For one, it might be difficult for residents to find a new home that’ll match their current one.
The median size of new condo units is estimated to have fallen from 1195 sqft (111 sqm) in 2009 to 743 sqft (69 sqm) in 2016; and even so, prices are rising.
This means it’ll be a challenge to find a similar-sized home with the same value-for-money in today’s property market.
Plus, most residents wouldn’t want to move too far away from their existing home, especially since they probably had no active plans to move in the first place. If there’s plenty of ideal housing options in the vicinity, developers will be more likely to get a majority positive vote.
Things get trickier, though, if there’s been a significant number of resale transactions in recent years. Residents who bought their unit in the past 3 years are still liable to pay a hefty Seller’s Stamp Duty of up to 12% even in an en bloc sale. This makes any price that the developer offers much less attractive, reducing the probability of the en bloc deal going through.
That said, the Strata Title Board will ensure that, factoring in costs such as any payable Seller’s Stamp Duty, nobody sells at a loss.
The en bloc process in Singapore
In a nutshell…
1. An en bloc sale can be initiated by either residents or an interested developer.
2. At the beginning, a pro-tempore (pro-tem or pro-temp for short) committee comprising certain owners of the development is set up to rally for the en bloc.
Tip: If you really want the sale to go through, you might want to nominate yourself as a committee member to empower yourself to rally your fellow residents likewise.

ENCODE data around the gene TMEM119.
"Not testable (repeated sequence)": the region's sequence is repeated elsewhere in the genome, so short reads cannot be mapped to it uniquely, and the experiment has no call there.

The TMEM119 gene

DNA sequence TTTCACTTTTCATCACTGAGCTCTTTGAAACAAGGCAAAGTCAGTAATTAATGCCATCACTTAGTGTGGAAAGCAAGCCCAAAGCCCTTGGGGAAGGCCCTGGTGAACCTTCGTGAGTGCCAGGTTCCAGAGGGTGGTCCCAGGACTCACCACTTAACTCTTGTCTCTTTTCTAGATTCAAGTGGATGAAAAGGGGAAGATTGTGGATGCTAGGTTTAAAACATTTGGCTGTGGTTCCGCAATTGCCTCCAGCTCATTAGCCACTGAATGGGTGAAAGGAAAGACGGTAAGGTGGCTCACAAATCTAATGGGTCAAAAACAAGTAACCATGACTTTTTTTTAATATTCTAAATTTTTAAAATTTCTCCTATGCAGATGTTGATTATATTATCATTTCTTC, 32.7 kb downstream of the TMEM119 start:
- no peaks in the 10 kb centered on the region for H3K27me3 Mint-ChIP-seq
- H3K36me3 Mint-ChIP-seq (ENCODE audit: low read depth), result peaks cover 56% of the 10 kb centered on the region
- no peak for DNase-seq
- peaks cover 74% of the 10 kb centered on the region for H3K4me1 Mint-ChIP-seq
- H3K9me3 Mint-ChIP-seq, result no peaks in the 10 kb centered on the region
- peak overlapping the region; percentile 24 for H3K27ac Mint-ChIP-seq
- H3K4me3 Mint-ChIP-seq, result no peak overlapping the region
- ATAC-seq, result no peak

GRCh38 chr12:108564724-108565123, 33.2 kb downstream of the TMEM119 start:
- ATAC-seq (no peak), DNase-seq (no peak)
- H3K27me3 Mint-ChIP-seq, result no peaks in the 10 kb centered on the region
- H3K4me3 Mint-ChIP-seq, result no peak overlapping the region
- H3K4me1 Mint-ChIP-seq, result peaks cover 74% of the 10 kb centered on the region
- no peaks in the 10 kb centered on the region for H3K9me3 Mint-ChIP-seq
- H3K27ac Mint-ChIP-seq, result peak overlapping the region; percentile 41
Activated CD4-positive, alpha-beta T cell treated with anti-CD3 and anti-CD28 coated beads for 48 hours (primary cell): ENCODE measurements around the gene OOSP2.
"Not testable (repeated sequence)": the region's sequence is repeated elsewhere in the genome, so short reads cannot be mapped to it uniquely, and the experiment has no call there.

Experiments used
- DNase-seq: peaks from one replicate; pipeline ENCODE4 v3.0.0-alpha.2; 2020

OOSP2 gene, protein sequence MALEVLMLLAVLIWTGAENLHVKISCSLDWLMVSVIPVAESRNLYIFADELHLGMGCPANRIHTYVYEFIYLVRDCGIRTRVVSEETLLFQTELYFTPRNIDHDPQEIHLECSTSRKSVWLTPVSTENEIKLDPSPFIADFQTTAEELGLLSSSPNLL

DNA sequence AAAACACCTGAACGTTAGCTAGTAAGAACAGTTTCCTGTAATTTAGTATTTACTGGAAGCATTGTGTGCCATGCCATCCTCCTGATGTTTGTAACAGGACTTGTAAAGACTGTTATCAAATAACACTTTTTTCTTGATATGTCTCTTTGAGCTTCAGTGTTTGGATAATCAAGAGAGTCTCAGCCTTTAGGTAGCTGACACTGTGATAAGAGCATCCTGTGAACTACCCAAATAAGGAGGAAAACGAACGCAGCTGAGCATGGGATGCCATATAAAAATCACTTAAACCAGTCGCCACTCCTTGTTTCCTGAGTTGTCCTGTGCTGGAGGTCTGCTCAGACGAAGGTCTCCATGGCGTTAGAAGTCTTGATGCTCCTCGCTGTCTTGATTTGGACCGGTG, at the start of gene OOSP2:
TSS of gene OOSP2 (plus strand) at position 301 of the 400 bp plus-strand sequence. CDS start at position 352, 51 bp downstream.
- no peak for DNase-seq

3. Once there are enough owners who agree to sell, a Collective Sale Agreement is negotiated and signed.
This is also when the Strata Title Board has to give its approval (the only time their approval isn’t needed is when there’s a completely unanimous, 100 per cent vote in favour of the en bloc sale).
4. If there’s already an interested developer, the sale can be set in motion immediately. Otherwise, the committee will attempt to find a buyer through a public tender exercise.
5. The entire en bloc sale transaction takes at least a year to complete. Following which, proceeds from the sale are distributed to the owners about 6 months later.
This is also the time owners vacate their units and move into their new homes.
If the proceeds come in only after these owners have to buy a new house, they can use a bank bridging loan to pay for a percentage of their new property’s value.
How en bloc affects you
(Yes, even if it’s not your house that’s about to be torn down.)
When there’s a frenzy of en bloc sales happening at the same time, this means there’ll be a lot of homeowners thrown into the buyer’s market all at once. And when demand increases, price follows suit.
Which means if you happen to be in the market for a new property as well, you might be slapped with higher, less ideal prices.
Conversely, as a seller, you’ll probably be able to peg a higher asking price to your home.
HDB en bloc sales
Meanwhile, HDB flats go through the Selective En Bloc Redevelopment Scheme (SERS), where the flats are repurchased by the government in a bid to renew the estate.
But like its name suggests, this scheme is selective – and the government selects, not you.
And if your HDB flat is chosen for en bloc, participation is compulsory (unlike private condo en bloc sales, which require a majority vote).
Should you wish, HDB flat owners will be guaranteed a new 99-year lease flat at a designated replacement site.
At some point in the SERS process, HDB officers-in-charge will perform a Collector’s Inquiry, a meeting to help these HDB flat owners with the financial planning of the replacement flat and rehousing options.
Unlike private en bloc sales, SERS compensation will be based on the market value of the HDB flat, although rehousing benefits such as grants and concessions will also be available.
En bloc in Singapore
Recent years have seen a multitude of en bloc sales, including that of iconic Singaporean landmarks, such as Rochor’s colourful HDB blocks.
Perhaps your new knowledge of why and how an en bloc sale happens will shed new light on these activities in the property market!